Over the last decade, the Bendigo Art Gallery has built a reputation for presenting innovative international and local exhibitions as well as an informative, engaging program of public events.
Image courtesy of Bendigo Art Gallery http://www.bendigoartgallery.com.au/
Established in 1887, the Bendigo Art Gallery is one of the largest and oldest regional galleries in Australia. Its extensive collection boasts a wide variety of 19th century European artwork and 19th and 20th century Australian art, including paintings, sculptures, drawings, and ceramics.
The gallery also hosts Australia’s richest open painting prize, the Arthur Guy Memorial Painting Prize. Launched in 2003, the prize is worth $50,000, and is gifted every second year. Designed to attract Australia’s best contemporary artists, the prize was established by Allen Guy CBE to honour his late brother Arthur Guy. Arthur Guy was born in 1914, and educated at Bendigo’s Camp Hill State School before enlisting in the Air Force and serving in New Guinea. In 1945, at the age of 30, his plane was shot down. Previous winners of the Arthur Guy prize include Stieg Persson, Dale Frank, Stephen Bush, Jan Nelson, Tim Johnson and Chris Bond.
The History of the Bendigo Art Gallery
The Bendigo Art Gallery was founded in 1887; with the conversion of the Bendigo Volunteer Rifle Brigade’s barracks into the new art gallery premises. Local, distinguished architect, WC Valhand, oversaw all the construction work, which took place in View Street.
The new gallery was opened to the public in 1890, occupying the space that is today referred to as Bolton Court. A number of extra rooms were added over the years as the art collection grew, including Drury Court in 1897 and Abbott Court in 1905. Abbott Court was also designed a skilled local architect, William Beebe, in a style similar to that used across Europe at the time, particularly the design used at the Tate Gallery in London.
Much of the Bendigo Art Gallery’s original red and white Victorian brick façade, and its Victorian and Edwardian galleries, remained unchanged until 1962. It was only then that a more modern entrance was added in View Street, alongside new office buildings and more new rooms, including Scott Court, Sonnenberg Court and the BS Andrew Gallery.
There were no further programs of major works until recently. An $8.5 million redevelopment of the gallery was opened in March 2014. The redevelopment has seen an additional 600 square metres of space added to the gallery, most of which is located in a new wing that border Rosalind Park. The redevelopment also included construction of specially designed sub-terrain storage area, large enough to house approximately 5,000 pieces, and a brand new café.
Bendigo Art Gallery’s Permanent Collections
- The Bendigo Art Gallery boasts three permanent collections that are open to the public at all times:
- 19th Century International Art: this collection includes various paintings and sculptures from mid-to-late 19th century Europe and Britain, including works from Thomas Kennington, Herbert Schmalz, and Thomas Sheard.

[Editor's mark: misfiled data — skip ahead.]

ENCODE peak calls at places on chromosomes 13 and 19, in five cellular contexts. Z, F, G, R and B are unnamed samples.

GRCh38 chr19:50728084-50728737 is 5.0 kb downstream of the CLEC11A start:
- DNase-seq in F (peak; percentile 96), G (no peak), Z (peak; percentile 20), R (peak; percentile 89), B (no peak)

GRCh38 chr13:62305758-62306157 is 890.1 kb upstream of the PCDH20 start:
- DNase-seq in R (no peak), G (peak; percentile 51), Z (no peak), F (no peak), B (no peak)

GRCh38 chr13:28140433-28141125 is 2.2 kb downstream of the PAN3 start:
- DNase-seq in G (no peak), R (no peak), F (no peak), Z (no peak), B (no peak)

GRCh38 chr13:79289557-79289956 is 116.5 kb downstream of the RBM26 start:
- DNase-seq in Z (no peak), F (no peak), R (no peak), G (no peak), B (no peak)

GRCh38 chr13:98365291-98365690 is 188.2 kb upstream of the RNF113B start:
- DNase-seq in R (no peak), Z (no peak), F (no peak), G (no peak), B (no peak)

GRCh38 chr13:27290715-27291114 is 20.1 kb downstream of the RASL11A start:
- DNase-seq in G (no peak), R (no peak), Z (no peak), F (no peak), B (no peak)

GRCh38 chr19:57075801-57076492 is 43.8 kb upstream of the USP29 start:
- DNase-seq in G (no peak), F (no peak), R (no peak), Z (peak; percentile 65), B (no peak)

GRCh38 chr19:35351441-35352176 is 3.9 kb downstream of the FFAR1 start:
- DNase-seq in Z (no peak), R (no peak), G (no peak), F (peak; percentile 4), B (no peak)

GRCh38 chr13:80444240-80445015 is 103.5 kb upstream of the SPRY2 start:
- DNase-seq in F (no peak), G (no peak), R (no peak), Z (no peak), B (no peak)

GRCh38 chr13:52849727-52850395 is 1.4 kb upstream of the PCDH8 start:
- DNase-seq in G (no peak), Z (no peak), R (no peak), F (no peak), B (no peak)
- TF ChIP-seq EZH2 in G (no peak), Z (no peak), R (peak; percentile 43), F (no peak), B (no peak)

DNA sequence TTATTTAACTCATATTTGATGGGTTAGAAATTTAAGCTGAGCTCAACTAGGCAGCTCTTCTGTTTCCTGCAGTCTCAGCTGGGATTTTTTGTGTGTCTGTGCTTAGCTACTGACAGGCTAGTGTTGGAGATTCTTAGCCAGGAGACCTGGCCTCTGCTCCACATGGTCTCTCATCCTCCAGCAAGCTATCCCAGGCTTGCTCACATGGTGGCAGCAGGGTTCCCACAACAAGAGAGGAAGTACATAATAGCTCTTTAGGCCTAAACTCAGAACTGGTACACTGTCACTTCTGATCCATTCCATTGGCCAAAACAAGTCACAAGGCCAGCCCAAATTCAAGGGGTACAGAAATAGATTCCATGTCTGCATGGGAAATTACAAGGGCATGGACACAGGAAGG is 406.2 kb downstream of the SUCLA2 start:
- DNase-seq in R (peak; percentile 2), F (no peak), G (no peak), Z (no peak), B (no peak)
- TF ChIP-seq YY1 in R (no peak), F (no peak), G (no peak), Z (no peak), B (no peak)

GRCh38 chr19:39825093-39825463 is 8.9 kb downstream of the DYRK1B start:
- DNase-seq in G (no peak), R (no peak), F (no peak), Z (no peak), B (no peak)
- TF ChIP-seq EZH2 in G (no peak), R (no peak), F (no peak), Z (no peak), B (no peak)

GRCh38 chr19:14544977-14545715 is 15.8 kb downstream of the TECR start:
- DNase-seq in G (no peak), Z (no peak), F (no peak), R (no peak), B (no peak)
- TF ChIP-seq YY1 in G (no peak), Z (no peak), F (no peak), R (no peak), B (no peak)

- 19th Century Australian Art: the gallery’s collection of 19th century Australian Art tells the story of the history of Bendigo, including paintings from Thomas Wright, George Rowe, and ST Gill. There are also many paintings from members of the Heidelberg School, including Frederick McCubbin and Tom Roberts.
- Modern and Contemporary: the collection of 20th century paintings, prints, sculptures and drawings at the Bendigo Art Gallery features work from leading, modern, Australian artists, including Arthur Boyd, Walter Withers, Margaret Preston, Tracey Moffat, Louise Forthum, Peter Tyndall and Christopher Langton.
Upcoming Bendigo Art Gallery Exhibits
The New Year will see the Bendigo Art Gallery host a number of new and exciting exhibitions, just as it does every year.
Remain in Light: Photography from the MCA Collections
21 February to 19 April 2015
This touring contemporary photographic exhibition from the Museum of Contemporary Art in Sydney features more than 70 photographic works from both Australian and international artists. The images were taken from the 1960s, right up until today, and encompass a broad range media from black and white photography to photo-lithography. All of the artists in the exhibition have contributed significantly to debates over photographic theory and technique.
28 March to 28 June 2015
The story of Ned Kelly is still shrouded in mystery. Was he a murderous villain and outlaw? Or was he simply a misunderstood hero, a kind of Australian Robin Hood? This exhibition will explore these contrasting ideas of Ned Kelly using original artefacts such as Kelly’s own famous armour, letters, and weapons. Some of Sidney Nolan’s most famous paintings of Ned Kelly will be on display alongside Peter Carey’s literary works.
Planning Your Visit to the Bendigo Art Gallery
If you’re planning a visit to the Bendigo Art Gallery, then look no further for all the details you’ll need:
- Address: 42 View Street, Bendigo, VIC 3550
- Phone: 03 5434 6088
- Email: bendigoartgallery(at)bendigo.vic.gov.au
- Opening Hours: The Bendigo Art Gallery is open every day of the year from 10am to 5pm (except Christmas Day).
- Entry Cost: Entry is by donation to the permanent collections; entry fees apply to some visiting exhibitions.
- Tours: There are free tours of the permanent collections daily at 2pm.
- Accommodation: Bendigo’s Allara Motor Lodge is just a short 10 minute drive to the Bendigo Art Gallery